During the school year, you might find that your child keeps coming home with a runny nose, cough or the newest virus that’s been circulating. This can be especially stressful if your child has just started preschool or daycare. Dr. Arthur Lavin, a pediatrician at Akron Children’s Hospital, explains why this is.
During the pandemic, your child may have not had as much exposure to others, and as a result, their germs, which plays part of the role as to why your child may be sick more often when starting school. Now that your child is in school and around others in close quarters, viruses are able to easily spread.
“Viruses work by chain reaction, so if you have a cold and you’re not around anyone, you’re not going to be able to give it to anybody,” explained Dr. Lavin. “But if you have a cold and you’re in a room with other people, one person can give it to two people and they can give it to four people. This chain reaction spark doesn’t matter what age you are. It happens when you get more than six people in a room and most kids, when they go to preschool, are in a room with more than six kids. It can really happen at any age, infants, preschool, toddlers, and it’s very common.”
It may be common, but that doesn’t mean it’s not frustrating for both you and your child. Unfortunately, Dr. Lavin says, there’s not much you can do to prevent your child from catching something at daycare or preschool.
“The only way you can prevent getting a virus or other illness is not to be near someone else with a virus, and that’s very difficult if you’re going to attend any kind of school,” he said.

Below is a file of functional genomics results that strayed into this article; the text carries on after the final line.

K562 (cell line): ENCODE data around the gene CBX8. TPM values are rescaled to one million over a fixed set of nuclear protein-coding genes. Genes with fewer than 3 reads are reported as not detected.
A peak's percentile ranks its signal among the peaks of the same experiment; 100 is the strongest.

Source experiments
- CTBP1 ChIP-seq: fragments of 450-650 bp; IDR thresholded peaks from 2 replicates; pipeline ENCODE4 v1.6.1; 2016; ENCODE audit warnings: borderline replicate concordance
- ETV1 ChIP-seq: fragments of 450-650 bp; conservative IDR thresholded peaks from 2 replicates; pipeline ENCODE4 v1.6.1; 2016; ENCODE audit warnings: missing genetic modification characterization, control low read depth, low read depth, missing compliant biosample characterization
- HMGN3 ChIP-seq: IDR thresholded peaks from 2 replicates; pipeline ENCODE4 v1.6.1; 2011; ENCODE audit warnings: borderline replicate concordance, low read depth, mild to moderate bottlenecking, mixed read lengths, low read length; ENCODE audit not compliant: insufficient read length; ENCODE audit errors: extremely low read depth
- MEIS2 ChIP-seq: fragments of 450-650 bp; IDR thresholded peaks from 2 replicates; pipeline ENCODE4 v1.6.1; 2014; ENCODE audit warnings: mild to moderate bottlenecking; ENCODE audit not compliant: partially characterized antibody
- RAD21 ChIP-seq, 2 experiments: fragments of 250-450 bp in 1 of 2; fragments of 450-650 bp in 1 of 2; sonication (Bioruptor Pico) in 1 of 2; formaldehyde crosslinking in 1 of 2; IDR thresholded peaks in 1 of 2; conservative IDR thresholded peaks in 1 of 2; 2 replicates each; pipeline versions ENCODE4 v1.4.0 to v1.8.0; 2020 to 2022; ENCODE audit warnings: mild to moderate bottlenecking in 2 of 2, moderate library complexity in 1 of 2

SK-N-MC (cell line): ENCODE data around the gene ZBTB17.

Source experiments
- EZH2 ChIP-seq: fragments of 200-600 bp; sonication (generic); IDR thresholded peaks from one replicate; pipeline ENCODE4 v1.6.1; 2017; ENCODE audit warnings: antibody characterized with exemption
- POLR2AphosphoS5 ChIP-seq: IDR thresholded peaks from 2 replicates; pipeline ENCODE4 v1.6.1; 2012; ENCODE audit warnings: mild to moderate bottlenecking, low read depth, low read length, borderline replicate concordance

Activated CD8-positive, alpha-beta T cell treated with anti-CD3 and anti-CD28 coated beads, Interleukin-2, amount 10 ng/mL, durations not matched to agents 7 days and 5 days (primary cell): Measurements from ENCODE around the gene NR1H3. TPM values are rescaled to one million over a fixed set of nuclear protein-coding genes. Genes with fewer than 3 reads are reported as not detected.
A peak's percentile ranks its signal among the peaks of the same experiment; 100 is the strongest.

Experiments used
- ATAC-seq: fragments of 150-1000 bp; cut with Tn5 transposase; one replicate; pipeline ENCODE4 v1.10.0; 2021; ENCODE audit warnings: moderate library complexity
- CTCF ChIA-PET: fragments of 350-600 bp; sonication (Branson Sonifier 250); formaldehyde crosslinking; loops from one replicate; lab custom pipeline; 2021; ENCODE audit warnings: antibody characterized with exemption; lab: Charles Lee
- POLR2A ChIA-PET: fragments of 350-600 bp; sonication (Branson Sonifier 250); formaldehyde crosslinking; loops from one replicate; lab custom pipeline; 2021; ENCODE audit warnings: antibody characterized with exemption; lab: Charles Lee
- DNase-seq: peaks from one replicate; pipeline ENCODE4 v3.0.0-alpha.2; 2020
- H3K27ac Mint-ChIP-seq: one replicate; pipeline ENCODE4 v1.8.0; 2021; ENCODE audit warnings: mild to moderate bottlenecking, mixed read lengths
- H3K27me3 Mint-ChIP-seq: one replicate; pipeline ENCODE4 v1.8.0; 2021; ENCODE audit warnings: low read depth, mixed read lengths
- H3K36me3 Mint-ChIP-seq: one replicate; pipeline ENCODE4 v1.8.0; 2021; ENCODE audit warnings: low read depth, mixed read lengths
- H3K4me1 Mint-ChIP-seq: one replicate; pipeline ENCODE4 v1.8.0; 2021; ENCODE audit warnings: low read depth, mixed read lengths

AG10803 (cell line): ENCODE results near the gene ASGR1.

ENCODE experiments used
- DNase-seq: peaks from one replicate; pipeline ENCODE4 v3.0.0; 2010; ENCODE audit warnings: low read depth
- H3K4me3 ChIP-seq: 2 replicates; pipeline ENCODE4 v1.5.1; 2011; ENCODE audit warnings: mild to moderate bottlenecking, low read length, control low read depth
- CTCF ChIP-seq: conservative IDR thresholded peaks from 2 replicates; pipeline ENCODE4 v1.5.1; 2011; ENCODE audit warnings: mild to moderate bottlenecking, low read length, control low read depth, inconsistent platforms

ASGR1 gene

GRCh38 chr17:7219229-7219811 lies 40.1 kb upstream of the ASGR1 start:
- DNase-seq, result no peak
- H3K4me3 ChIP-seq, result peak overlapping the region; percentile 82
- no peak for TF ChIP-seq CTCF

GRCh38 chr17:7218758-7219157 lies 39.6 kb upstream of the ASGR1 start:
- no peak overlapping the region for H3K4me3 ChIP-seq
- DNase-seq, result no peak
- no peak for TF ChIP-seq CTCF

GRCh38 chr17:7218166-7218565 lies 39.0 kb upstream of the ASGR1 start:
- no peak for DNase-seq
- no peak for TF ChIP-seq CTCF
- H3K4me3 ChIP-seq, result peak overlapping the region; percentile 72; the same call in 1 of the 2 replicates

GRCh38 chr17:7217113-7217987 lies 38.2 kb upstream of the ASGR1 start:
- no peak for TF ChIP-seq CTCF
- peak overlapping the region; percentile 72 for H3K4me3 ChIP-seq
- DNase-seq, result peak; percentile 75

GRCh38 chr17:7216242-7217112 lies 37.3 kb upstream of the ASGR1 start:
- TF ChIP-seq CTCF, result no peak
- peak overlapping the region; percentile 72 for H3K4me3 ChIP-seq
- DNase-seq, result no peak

Handwashing can help slow the spread of certain viruses like the stomach flu. But, for viruses that spread through the air, like colds or flus, it can be very difficult to slow the spread. For viruses that spread via touch, washing your and your child’s hands after using the bathroom and before eating is important.
Things like vitamins or zinc don’t really do much to protect your child from getting sick, said Dr. Lavin.
“These things aren’t proven to be helpful. If we had something that stopped colds from spreading, we would know and colds wouldn’t be spreading,” he said. “What’s important to keep in mind about colds and other childhood viruses and infections is that they don’t threaten your child’s health. It sounds like a funny thing to say about something that makes you sick, but most viruses and infections leave your child unharmed, which is good news because you really can’t stop these viruses from flowing.”
Dr. Lavin notes that it’s important to distinguish between colds and COVID. While they may seem uncomfortable, colds aren’t a danger to your child’s health.
“If a parent is unsure their if their child has COVID or a cold, they should get them tested, but if it turns out that it’s a cold, the good news is that’s a pretty harmless illness,” he said.
If your child is sick and you’re concerned, contact their pediatrician for advice. If you’re worried about a fever, here’s what you need to know about treating them.